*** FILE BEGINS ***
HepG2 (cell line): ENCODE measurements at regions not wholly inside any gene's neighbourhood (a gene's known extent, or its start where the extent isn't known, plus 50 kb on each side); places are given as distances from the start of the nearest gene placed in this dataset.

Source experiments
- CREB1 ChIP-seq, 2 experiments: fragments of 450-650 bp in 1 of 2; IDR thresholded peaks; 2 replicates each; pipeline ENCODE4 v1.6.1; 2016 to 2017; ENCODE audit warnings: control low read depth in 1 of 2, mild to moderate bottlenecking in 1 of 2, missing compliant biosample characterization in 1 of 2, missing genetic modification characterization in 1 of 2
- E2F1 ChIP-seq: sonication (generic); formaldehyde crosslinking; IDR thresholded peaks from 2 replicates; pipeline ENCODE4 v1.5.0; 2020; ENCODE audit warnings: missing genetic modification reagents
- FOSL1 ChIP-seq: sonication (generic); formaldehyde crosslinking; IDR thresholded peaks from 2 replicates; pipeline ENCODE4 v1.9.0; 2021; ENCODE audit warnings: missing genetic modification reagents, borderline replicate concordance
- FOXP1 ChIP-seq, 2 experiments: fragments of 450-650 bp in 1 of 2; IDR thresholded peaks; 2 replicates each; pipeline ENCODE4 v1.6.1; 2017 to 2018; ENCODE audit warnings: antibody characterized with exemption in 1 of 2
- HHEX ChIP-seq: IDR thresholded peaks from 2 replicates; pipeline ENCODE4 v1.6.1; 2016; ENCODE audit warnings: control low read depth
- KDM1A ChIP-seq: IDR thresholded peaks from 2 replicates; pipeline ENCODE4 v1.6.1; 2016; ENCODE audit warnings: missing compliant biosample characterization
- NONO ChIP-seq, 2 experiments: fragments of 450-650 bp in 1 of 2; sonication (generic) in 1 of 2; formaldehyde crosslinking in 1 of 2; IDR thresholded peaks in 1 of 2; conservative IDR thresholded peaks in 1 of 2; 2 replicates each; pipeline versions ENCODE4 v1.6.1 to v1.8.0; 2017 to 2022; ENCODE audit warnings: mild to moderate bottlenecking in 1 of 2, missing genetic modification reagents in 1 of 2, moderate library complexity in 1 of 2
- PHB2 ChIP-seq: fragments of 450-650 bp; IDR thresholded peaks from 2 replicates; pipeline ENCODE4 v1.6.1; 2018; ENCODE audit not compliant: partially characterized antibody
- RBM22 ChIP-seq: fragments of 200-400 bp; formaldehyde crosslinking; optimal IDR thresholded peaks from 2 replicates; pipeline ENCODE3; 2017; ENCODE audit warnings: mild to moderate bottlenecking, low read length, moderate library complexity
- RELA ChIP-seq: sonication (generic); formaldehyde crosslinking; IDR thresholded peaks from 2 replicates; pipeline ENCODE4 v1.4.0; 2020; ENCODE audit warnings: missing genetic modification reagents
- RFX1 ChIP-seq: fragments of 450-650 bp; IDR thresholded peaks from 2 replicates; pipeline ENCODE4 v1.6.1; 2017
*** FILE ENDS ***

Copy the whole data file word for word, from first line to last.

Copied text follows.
HepG2 (cell line): ENCODE measurements at regions not wholly inside any gene's neighbourhood (a gene's known extent, or its start where the extent isn't known, plus 50 kb on each side); places are given as distances from the start of the nearest gene placed in this dataset.

Source experiments
- CREB1 ChIP-seq, 2 experiments: fragments of 450-650 bp in 1 of 2; IDR thresholded peaks; 2 replicates each; pipeline ENCODE4 v1.6.1; 2016 to 2017; ENCODE audit warnings: control low read depth in 1 of 2, mild to moderate bottlenecking in 1 of 2, missing compliant biosample characterization in 1 of 2, missing genetic modification characterization in 1 of 2
- E2F1 ChIP-seq: sonication (generic); formaldehyde crosslinking; IDR thresholded peaks from 2 replicates; pipeline ENCODE4 v1.5.0; 2020; ENCODE audit warnings: missing genetic modification reagents
- FOSL1 ChIP-seq: sonication (generic); formaldehyde crosslinking; IDR thresholded peaks from 2 replicates; pipeline ENCODE4 v1.9.0; 2021; ENCODE audit warnings: missing genetic modification reagents, borderline replicate concordance
- FOXP1 ChIP-seq, 2 experiments: fragments of 450-650 bp in 1 of 2; IDR thresholded peaks; 2 replicates each; pipeline ENCODE4 v1.6.1; 2017 to 2018; ENCODE audit warnings: antibody characterized with exemption in 1 of 2
- HHEX ChIP-seq: IDR thresholded peaks from 2 replicates; pipeline ENCODE4 v1.6.1; 2016; ENCODE audit warnings: control low read depth
- KDM1A ChIP-seq: IDR thresholded peaks from 2 replicates; pipeline ENCODE4 v1.6.1; 2016; ENCODE audit warnings: missing compliant biosample characterization
- NONO ChIP-seq, 2 experiments: fragments of 450-650 bp in 1 of 2; sonication (generic) in 1 of 2; formaldehyde crosslinking in 1 of 2; IDR thresholded peaks in 1 of 2; conservative IDR thresholded peaks in 1 of 2; 2 replicates each; pipeline versions ENCODE4 v1.6.1 to v1.8.0; 2017 to 2022; ENCODE audit warnings: mild to moderate bottlenecking in 1 of 2, missing genetic modification reagents in 1 of 2, moderate library complexity in 1 of 2
- PHB2 ChIP-seq: fragments of 450-650 bp; IDR thresholded peaks from 2 replicates; pipeline ENCODE4 v1.6.1; 2018; ENCODE audit not compliant: partially characterized antibody
- RBM22 ChIP-seq: fragments of 200-400 bp; formaldehyde crosslinking; optimal IDR thresholded peaks from 2 replicates; pipeline ENCODE3; 2017; ENCODE audit warnings: mild to moderate bottlenecking, low read length, moderate library complexity
- RELA ChIP-seq: sonication (generic); formaldehyde crosslinking; IDR thresholded peaks from 2 replicates; pipeline ENCODE4 v1.4.0; 2020; ENCODE audit warnings: missing genetic modification reagents
- RFX1 ChIP-seq: fragments of 450-650 bp; IDR thresholded peaks from 2 replicates; pipeline ENCODE4 v1.6.1; 2017